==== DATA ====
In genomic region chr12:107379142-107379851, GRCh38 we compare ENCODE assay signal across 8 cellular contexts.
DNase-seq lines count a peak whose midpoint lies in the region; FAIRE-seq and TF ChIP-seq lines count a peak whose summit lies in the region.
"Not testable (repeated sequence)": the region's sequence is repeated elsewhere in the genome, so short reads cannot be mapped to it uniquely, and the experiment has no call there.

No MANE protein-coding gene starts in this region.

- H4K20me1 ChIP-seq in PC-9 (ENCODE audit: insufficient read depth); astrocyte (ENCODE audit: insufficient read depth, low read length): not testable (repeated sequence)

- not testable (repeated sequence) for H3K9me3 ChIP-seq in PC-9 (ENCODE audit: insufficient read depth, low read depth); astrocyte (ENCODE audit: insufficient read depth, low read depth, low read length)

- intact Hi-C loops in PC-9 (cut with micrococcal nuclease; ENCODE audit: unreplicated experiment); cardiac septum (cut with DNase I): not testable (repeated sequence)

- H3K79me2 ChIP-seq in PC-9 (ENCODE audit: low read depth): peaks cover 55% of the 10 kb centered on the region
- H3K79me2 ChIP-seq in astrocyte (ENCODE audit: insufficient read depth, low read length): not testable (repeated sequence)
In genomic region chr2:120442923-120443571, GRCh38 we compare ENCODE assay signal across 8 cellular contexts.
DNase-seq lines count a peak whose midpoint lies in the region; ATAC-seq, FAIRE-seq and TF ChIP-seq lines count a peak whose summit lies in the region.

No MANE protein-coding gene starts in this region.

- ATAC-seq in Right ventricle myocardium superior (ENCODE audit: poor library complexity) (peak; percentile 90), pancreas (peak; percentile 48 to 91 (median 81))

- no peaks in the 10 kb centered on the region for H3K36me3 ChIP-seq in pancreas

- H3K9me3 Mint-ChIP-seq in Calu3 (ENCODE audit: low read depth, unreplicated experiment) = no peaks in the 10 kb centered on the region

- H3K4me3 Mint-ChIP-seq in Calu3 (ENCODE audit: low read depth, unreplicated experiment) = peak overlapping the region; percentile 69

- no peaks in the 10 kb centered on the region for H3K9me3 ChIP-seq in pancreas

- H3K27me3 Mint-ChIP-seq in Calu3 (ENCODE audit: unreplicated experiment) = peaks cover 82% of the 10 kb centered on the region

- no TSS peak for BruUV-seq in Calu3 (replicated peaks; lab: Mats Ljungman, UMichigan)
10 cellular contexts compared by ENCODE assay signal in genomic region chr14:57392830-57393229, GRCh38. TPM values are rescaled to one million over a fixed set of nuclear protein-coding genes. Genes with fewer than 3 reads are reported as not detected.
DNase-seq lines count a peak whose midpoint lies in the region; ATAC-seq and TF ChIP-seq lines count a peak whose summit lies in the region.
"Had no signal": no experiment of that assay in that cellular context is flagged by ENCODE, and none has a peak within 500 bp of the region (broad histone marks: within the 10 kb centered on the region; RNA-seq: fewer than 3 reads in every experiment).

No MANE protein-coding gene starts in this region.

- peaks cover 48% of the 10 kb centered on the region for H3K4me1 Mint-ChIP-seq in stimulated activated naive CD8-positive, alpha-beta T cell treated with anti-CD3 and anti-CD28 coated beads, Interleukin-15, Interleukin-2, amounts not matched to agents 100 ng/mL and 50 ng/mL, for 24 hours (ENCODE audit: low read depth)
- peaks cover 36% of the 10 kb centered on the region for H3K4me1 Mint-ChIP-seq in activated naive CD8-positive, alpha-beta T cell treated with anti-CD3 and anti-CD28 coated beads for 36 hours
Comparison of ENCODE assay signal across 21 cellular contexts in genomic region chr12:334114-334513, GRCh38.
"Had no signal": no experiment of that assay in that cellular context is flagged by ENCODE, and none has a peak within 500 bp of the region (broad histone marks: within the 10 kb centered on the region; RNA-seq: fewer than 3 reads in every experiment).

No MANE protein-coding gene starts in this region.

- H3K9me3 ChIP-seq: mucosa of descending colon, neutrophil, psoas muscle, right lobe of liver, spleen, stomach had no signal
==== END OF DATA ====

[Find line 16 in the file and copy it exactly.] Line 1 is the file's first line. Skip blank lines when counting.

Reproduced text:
- H3K4me3 Mint-ChIP-seq in Calu3 (ENCODE audit: low read depth, unreplicated experiment) = peak overlapping the region; percentile 69